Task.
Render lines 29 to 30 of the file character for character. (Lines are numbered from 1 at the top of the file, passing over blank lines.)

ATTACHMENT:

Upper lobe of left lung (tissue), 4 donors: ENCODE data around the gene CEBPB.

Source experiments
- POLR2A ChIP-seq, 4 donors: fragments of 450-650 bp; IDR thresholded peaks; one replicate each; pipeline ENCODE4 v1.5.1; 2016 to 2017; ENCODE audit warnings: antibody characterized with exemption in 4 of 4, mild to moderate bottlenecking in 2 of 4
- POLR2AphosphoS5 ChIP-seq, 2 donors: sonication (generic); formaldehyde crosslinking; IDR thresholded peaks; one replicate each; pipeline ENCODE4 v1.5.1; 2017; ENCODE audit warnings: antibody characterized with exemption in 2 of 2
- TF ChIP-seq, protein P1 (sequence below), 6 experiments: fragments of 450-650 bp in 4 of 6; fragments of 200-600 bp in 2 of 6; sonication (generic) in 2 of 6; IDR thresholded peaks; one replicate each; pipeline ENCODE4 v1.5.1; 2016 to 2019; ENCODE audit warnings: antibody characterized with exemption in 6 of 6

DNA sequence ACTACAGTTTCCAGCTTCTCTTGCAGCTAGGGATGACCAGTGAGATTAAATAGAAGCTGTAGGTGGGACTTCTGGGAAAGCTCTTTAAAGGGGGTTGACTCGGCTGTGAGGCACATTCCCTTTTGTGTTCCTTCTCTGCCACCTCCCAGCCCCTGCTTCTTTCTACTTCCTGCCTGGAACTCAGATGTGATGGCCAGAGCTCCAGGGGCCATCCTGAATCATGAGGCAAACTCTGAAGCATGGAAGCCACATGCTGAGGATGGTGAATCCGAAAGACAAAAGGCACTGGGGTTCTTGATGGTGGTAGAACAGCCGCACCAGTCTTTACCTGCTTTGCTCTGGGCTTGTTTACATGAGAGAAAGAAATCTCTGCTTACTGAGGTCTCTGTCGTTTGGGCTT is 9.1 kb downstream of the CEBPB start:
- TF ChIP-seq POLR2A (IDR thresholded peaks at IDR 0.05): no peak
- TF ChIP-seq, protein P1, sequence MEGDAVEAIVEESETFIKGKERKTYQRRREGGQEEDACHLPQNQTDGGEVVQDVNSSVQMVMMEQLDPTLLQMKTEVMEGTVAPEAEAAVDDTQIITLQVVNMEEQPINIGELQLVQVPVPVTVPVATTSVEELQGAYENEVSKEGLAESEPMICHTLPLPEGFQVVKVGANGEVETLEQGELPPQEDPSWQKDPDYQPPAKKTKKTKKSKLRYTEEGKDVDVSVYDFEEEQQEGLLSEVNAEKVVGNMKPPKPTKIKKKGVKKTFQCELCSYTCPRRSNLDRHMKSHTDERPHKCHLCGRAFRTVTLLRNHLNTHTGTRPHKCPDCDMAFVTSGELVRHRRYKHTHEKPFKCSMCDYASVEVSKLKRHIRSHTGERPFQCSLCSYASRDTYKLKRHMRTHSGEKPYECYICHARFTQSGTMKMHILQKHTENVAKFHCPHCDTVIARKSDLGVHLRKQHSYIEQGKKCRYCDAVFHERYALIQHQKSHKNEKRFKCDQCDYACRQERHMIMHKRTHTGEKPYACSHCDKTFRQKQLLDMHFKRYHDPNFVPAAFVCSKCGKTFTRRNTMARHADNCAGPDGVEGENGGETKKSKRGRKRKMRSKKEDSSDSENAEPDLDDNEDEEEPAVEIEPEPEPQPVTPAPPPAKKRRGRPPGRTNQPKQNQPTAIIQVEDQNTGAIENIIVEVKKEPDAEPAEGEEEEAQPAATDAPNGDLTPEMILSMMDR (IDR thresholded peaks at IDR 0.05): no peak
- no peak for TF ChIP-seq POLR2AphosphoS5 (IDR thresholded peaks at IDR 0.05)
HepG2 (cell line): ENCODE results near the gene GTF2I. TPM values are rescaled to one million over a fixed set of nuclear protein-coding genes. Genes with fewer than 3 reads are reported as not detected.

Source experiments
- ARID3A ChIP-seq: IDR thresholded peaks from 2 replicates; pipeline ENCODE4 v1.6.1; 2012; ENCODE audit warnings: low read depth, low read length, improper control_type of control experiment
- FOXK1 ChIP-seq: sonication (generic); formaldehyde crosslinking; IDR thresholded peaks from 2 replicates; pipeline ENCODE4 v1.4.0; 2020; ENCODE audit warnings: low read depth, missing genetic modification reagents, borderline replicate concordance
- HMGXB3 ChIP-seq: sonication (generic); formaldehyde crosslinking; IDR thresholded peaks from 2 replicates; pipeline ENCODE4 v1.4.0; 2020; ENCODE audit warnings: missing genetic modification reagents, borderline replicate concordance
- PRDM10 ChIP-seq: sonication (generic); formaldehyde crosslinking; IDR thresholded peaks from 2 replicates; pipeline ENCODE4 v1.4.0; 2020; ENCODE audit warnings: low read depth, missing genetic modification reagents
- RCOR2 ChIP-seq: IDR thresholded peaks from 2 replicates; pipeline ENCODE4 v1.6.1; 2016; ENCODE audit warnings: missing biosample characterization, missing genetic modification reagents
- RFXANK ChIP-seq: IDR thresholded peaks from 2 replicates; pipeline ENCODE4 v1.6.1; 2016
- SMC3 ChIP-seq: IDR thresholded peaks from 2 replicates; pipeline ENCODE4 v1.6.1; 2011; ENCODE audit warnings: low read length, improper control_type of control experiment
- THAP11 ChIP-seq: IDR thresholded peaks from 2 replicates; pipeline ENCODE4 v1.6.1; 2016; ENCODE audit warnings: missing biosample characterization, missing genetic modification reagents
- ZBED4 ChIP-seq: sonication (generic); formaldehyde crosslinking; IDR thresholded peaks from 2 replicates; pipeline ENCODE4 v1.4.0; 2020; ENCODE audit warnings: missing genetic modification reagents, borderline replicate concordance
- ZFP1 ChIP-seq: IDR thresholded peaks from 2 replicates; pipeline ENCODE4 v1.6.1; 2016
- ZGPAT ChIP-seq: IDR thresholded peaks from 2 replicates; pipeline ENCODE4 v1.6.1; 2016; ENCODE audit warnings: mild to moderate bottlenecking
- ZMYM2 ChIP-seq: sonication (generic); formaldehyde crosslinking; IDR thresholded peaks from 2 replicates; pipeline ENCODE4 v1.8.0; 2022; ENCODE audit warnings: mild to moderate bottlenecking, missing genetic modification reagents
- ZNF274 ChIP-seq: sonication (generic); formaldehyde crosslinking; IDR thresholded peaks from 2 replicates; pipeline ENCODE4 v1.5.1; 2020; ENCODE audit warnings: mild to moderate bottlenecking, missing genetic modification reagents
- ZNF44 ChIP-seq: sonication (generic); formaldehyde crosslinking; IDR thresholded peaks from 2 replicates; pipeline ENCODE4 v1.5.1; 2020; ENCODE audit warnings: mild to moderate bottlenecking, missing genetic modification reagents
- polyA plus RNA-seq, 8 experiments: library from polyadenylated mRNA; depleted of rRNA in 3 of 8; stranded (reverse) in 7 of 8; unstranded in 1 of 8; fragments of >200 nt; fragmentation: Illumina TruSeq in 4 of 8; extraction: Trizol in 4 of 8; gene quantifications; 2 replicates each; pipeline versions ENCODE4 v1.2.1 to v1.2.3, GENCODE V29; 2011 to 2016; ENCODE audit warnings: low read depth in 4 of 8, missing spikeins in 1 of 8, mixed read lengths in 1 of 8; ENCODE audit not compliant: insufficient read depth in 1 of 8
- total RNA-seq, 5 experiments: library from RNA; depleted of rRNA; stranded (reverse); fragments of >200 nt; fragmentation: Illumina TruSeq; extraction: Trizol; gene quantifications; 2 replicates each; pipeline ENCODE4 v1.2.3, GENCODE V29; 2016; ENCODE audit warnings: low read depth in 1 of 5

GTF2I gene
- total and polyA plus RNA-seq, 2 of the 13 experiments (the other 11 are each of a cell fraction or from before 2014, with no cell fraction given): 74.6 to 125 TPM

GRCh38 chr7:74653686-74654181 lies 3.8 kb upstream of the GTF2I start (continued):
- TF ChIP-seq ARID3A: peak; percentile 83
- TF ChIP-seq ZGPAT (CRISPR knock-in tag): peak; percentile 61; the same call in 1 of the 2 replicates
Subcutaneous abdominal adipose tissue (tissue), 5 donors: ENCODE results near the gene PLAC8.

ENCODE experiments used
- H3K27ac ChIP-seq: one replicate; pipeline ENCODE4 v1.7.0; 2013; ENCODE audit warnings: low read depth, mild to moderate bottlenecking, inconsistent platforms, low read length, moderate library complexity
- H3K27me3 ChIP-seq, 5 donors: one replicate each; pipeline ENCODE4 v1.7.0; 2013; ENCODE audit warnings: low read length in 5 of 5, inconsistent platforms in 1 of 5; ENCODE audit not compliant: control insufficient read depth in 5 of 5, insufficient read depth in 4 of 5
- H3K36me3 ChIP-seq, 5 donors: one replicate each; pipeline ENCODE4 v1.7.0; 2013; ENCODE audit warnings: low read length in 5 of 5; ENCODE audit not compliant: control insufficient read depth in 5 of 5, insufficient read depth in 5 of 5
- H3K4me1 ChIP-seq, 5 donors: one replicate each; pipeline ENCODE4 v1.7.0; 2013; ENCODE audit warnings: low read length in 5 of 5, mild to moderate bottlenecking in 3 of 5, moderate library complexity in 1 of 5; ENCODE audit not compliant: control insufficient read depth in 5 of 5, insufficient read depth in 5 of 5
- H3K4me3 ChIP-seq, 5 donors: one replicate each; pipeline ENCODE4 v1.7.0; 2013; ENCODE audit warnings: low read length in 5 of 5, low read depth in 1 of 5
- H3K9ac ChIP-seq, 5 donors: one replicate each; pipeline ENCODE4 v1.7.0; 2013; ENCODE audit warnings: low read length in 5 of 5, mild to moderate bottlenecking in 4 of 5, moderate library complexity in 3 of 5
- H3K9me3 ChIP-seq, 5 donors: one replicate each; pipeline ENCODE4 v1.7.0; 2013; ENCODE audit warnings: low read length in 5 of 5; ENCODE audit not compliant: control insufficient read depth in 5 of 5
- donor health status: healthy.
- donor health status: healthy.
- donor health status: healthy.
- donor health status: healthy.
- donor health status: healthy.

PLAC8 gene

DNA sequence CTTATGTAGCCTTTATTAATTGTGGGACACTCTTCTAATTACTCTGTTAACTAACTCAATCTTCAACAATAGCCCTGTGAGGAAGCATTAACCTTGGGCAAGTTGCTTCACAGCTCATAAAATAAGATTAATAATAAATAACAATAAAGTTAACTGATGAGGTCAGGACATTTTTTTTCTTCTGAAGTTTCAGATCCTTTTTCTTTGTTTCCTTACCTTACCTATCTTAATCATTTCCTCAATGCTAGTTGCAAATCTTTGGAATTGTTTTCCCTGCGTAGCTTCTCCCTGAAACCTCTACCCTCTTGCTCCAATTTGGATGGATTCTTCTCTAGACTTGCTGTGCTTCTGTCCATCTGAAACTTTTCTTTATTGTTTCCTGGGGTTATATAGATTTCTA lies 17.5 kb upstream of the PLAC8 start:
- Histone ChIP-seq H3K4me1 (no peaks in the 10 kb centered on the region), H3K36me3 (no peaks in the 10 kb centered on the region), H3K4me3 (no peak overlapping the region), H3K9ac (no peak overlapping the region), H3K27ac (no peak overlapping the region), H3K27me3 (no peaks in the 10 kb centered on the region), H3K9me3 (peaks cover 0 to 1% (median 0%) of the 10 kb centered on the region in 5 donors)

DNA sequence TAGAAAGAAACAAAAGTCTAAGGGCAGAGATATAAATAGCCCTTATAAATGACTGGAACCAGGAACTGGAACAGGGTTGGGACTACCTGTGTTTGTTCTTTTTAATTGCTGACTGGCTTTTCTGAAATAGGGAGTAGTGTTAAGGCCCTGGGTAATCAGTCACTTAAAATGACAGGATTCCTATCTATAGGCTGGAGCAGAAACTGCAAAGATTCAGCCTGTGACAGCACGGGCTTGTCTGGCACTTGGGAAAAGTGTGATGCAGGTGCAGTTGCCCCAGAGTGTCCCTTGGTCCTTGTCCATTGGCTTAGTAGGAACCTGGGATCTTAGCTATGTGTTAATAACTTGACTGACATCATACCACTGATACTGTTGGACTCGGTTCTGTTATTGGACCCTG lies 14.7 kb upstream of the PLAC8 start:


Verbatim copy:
- total and polyA plus RNA-seq, 2 of the 13 experiments (the other 11 are each of a cell fraction or from before 2014, with no cell fraction given): 74.6 to 125 TPM

GRCh38 chr7:74653686-74654181 lies 3.8 kb upstream of the GTF2I start (continued):